NEWS | May 12, 2020

PA Air, Army Guard join together for Ventilator training

By Sgt. 1st Class Matthew Keeler

Soldiers and Airmen from the Pennsylvania National Guard joined forces for ventilator training at the Medical Simulation Training Center on May 6, 2020.

“We were working on our ventilator training today with Colonel Harris,” Maj. Brian Walters, physician assistant with the Medical Detachment, Pennsylvania Joint Force Headquarters. “Instructing us on how to properly use the ventilators if needed in a situation.”

After several days of training, the troops were moved to the MSTC for a check on learning, and then moving into practical scenarios with mannequins; each mannequin controlled by an operator that can change the pulse rate, dilate the eyes, mimic breathing, and more.

“Essentially, we are going through – putting a patient that is going through respiratory distress on a ventilator. The appropriate medication that you would use, the proper settings that you would use for ‘vent,’ packaging people for transport and evacuation. And, getting a good team concept down with these members as they work together – and care for a potential sick service member,” said Col. Ryan Harris, Deputy State Air Surgeon for the Pennsylvania Joint Force Headquarters.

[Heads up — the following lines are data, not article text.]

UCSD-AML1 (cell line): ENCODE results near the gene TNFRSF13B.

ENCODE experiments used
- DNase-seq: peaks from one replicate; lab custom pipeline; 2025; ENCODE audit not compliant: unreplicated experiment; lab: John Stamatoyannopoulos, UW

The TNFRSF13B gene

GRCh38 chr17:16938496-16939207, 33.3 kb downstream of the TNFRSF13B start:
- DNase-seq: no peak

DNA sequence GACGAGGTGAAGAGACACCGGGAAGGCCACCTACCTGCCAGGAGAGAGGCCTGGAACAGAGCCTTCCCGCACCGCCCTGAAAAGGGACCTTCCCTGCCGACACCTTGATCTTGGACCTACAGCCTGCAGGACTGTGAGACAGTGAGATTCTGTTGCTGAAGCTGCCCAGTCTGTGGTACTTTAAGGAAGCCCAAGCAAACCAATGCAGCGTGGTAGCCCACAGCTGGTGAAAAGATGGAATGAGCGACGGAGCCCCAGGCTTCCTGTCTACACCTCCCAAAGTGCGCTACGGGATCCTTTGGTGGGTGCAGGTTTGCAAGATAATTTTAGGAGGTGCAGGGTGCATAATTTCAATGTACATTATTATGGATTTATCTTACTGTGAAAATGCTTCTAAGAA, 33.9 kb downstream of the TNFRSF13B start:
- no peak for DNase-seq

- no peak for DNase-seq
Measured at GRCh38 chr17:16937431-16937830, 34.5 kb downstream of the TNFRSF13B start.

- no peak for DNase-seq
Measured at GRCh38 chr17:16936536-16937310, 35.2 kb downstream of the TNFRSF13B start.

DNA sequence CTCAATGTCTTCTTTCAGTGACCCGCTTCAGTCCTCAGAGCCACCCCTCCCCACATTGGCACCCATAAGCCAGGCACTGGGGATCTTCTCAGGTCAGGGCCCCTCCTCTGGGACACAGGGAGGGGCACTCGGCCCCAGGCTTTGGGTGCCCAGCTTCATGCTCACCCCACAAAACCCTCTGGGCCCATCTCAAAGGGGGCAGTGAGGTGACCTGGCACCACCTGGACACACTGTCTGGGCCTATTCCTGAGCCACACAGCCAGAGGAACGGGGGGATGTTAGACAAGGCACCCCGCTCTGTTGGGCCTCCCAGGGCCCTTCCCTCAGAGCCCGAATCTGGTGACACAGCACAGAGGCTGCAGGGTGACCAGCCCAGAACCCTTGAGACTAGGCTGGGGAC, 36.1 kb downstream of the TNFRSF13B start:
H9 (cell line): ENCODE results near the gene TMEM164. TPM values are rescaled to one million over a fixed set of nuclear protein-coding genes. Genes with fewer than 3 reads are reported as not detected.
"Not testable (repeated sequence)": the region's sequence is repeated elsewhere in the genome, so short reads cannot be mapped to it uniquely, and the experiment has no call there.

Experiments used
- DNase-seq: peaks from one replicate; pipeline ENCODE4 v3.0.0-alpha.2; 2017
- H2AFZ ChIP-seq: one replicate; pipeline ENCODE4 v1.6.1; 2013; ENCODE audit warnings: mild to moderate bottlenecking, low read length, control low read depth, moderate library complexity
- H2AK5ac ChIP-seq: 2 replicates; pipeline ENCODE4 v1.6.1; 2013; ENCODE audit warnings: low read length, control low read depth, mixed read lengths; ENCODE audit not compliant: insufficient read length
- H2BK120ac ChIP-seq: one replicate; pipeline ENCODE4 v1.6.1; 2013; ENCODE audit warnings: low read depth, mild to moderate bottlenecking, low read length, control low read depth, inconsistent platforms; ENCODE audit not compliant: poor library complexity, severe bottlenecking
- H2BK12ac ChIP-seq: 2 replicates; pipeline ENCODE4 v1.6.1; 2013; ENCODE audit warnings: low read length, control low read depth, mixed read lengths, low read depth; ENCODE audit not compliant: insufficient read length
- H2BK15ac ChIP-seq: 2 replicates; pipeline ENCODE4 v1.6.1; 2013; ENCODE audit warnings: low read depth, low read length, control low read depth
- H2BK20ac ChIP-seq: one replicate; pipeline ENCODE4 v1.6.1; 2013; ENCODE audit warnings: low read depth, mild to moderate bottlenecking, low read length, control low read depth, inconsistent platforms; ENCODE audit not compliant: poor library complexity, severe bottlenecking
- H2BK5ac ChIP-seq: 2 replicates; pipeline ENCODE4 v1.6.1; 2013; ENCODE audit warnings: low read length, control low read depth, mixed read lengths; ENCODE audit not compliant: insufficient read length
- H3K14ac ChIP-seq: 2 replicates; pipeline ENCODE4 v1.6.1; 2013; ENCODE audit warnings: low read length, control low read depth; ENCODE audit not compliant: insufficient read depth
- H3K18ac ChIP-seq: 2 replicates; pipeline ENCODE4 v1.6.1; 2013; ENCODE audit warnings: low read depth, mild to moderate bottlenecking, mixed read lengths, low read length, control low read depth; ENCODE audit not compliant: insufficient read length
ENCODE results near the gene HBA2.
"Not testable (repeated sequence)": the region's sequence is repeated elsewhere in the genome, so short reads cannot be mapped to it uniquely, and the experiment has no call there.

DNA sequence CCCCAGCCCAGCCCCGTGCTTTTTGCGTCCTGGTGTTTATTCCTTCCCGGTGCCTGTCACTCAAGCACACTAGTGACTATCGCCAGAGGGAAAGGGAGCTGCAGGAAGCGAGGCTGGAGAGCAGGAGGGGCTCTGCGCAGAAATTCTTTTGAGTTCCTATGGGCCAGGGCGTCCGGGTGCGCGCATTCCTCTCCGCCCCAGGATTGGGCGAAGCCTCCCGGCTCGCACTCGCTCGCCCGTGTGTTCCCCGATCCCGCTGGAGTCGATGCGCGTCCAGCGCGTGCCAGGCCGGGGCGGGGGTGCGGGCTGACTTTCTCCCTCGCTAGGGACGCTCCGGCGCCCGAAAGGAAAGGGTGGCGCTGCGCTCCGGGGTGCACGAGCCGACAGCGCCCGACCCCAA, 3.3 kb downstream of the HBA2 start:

“Our group made up today was 68 whiskeys, or medics, a couple of [physician assistants], and a couple of docs,” said Spc. Caitlyn Yonkin, combat medic with the Med. Det. The medical professionals were formed into teams mixed of both services to promote the ability to communicate and improve working within a joint environment when presented with a patient in a certain scenario.

Each scenario was concluded with an after action review by Harris to review some of the important details that the team accomplished, and ones they can improve. The ventilation training, like CPR and Combat life safer training conducted last month, is the building expectation as these service members are placed under harder and harder scenarios.

“So, I think they are doing really well so far,” said Harris. “You know as we get through this initial part of the training, we are going to continue to ramp it up and make it more difficult – and add to our scenarios.”